Cue the minister wringing his hands and muttering darkly about 1930s transport legislation
Apparently oblivious (or maybe not) to the competency of the Department of Transport and it’s minister, especially with regard to the licensing of private operators, the traffic committee of Dublin City Council wants wee Noel to start licensing rickshaw operators in Dublin city centre.
What’s not clear is what effect that would have, or what the council expect to happen even with such legislation being put on the statute books. Since we already have a licensing structure for buses that nobody is willing to enforce, why on earth do the council think that one for rickshaws, of all things, would be?
DUBLIN City Council wants Noel Dempsey to regulate the capital’s burgeoning rickshaw sector before “serious” safety issues arise.
Councillors agreed that the local authority would write to the Department of Transport to seek legislation allowing for the “proper licensing of these bicycle taxis”.
The so-called ‘ecocabs’ have been a huge success in the city, transporting passengers quickly through congested streets.
Roads and traffic official Tim O’Sullivan stated in a report: “The service itself seems to be very popular. They can cause some minor disruption for motorised transport.
“In particular, buses can be held up behind bicycle taxis in bus lanes. The pick-up points on footpaths are not legally defined.
“Overall, the service is considered worthy of support. The operators are operating in a professional manner.”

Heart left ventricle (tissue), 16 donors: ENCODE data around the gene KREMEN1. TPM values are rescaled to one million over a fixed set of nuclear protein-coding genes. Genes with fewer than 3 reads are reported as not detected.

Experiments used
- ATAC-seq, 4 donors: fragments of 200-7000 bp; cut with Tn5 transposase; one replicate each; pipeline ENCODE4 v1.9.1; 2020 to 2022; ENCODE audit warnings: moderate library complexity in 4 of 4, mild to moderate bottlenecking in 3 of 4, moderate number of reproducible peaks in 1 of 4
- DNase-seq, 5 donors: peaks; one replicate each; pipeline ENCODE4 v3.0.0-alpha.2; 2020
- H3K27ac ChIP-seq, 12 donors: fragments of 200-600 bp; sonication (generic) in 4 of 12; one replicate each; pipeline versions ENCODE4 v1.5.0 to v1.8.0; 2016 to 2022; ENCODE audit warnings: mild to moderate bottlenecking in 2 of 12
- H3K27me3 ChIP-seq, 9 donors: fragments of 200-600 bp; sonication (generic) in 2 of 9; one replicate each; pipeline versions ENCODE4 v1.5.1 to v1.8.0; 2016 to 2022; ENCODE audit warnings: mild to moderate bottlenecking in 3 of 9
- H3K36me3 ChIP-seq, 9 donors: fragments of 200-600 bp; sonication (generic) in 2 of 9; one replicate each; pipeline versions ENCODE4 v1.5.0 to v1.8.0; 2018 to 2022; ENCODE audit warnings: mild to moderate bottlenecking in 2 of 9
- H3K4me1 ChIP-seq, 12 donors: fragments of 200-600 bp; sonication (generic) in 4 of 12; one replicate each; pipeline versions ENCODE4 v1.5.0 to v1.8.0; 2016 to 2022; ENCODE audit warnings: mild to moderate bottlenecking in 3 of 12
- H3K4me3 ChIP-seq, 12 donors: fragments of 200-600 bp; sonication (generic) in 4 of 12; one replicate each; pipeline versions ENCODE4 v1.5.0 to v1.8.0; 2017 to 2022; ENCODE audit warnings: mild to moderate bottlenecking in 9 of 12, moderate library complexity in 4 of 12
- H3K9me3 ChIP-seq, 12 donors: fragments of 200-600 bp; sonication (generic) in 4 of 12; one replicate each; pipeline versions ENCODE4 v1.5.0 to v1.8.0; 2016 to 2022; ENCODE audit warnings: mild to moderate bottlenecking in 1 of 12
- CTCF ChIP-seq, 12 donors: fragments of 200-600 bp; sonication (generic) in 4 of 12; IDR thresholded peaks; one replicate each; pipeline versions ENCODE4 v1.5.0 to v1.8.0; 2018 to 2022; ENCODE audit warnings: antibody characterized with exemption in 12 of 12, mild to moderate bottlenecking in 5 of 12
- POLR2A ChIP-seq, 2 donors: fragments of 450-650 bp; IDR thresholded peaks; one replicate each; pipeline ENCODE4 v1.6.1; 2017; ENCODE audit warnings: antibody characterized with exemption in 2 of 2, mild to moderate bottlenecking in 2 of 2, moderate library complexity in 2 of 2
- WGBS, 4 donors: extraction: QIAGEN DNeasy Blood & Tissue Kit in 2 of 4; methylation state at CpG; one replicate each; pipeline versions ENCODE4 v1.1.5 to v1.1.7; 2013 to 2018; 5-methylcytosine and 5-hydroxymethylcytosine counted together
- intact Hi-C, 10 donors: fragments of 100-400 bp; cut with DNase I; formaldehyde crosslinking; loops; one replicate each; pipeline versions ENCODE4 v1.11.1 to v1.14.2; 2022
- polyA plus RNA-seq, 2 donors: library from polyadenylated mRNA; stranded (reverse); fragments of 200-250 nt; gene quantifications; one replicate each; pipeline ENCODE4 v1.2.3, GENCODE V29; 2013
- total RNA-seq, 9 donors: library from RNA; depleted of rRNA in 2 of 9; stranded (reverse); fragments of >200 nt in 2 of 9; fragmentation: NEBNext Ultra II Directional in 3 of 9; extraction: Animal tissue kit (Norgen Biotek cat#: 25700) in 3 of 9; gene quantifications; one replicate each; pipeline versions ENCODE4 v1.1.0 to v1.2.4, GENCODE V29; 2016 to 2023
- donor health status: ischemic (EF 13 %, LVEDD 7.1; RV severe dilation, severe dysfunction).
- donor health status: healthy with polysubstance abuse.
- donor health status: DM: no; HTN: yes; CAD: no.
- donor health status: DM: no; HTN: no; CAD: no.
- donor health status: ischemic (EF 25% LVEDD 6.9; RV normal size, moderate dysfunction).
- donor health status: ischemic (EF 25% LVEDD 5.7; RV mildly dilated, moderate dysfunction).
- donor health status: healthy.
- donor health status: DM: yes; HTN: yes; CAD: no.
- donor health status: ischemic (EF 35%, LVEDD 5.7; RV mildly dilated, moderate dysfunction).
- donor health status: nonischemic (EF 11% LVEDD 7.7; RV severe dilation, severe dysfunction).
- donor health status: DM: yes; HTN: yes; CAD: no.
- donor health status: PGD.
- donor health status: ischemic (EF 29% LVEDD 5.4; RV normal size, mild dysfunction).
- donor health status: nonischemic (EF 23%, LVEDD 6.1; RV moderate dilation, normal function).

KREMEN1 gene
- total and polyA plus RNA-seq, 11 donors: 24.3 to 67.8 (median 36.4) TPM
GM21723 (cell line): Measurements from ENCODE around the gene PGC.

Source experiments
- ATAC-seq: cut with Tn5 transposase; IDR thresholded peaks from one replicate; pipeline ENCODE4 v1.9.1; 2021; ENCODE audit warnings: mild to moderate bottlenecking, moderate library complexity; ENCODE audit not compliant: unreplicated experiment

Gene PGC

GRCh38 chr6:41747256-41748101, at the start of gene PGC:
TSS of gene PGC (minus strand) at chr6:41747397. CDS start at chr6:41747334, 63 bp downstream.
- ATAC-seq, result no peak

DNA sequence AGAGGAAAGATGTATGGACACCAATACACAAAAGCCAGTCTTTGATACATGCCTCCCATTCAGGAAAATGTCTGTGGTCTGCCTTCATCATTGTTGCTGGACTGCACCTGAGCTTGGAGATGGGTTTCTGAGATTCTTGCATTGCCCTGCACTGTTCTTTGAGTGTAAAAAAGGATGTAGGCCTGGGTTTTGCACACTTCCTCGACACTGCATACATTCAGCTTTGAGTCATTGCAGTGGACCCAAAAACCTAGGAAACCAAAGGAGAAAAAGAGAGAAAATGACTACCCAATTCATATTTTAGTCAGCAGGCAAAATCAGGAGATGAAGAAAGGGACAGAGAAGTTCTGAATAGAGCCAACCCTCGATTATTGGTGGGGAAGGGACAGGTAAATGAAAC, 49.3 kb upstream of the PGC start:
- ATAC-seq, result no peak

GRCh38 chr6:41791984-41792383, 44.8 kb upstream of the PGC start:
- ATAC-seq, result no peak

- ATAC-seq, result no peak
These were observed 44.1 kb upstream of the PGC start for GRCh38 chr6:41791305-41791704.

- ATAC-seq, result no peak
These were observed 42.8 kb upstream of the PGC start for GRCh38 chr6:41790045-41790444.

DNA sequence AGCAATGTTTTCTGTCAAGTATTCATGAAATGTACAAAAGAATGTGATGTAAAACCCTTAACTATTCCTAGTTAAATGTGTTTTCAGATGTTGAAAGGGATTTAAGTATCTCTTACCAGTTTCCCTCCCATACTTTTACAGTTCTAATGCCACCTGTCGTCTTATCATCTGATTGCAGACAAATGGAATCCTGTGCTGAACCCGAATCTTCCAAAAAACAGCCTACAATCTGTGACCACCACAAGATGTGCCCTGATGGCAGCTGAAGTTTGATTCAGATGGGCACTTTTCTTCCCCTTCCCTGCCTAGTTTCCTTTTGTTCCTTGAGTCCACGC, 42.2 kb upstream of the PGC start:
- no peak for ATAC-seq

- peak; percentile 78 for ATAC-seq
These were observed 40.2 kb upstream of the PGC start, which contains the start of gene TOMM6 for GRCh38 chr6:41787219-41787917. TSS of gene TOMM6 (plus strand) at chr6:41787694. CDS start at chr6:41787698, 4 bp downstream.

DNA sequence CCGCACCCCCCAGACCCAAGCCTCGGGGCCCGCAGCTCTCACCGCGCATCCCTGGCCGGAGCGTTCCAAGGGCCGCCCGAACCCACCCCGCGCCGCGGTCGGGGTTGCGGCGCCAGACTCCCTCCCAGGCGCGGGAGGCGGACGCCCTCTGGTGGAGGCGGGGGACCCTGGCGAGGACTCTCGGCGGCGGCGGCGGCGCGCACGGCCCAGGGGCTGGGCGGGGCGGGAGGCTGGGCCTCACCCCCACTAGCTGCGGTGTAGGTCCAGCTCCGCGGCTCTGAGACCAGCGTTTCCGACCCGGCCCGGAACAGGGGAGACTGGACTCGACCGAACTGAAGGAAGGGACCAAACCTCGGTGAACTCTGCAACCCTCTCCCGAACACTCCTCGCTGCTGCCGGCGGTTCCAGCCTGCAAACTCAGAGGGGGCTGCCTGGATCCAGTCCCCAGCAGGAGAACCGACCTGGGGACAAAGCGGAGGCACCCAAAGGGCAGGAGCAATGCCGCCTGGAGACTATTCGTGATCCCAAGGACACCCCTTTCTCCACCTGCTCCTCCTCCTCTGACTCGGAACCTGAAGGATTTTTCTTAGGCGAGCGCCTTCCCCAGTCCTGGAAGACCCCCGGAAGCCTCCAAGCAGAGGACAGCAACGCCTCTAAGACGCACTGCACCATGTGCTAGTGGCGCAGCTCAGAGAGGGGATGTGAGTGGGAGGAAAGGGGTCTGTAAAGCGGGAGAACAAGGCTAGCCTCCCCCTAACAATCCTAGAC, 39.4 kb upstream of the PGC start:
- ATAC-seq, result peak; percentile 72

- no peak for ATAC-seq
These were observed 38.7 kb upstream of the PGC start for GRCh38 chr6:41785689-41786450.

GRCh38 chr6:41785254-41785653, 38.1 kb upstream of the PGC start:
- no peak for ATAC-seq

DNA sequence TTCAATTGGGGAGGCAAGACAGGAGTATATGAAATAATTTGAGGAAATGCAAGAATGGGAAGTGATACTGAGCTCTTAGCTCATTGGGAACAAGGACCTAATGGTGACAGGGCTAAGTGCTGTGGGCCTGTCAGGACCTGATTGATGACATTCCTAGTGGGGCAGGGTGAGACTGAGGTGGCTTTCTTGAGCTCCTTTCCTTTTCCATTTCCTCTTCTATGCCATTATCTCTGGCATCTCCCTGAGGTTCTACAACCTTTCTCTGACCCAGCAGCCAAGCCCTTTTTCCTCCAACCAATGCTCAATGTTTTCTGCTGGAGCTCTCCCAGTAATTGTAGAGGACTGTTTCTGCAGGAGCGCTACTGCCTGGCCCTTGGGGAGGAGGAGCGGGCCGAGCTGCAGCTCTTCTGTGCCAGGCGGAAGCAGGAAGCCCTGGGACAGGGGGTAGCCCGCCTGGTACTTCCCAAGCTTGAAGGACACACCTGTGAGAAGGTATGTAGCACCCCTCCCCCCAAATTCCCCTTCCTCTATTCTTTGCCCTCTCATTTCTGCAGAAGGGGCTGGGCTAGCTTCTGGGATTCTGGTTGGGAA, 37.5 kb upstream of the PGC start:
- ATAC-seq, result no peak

The council’s Transportation and Traffic Special Policy Committee (SPC) agreed that a letter be sent to the department.
Councillor Sean Kenny (Lab) said they are privately operated and make money through commercial sponsorship.
Mr O’Sullivan added in his report: “The current service was launched in April 2007. At present, the company operates a total of 12 vehicles in the core city centre area. The service is confined to the area within the canals and is focused on the prime locations — O’Connell Street, St Stephen’s Green, Merrion Square and as far as the Guinness hopstore.”
He said that “the service is operating in a grey area legally”.
“The vehicles are considered to be bicycles and may legally use the bus and cycle lanes. There is no mechanism to licence or control this operation and there is no mechanism to identify stands for them,” Mr O’Sullivan said, adding: “There is nothing to prevent others from entering this market.
“If this happens, there is a likelihood of badly run operations damaging the current service.
“It is recommended that Dublin City Council write formally to the Department of Transport seeking legislation to allow for the proper licensing of these bicycle taxis,” said Mr O’Sullivan.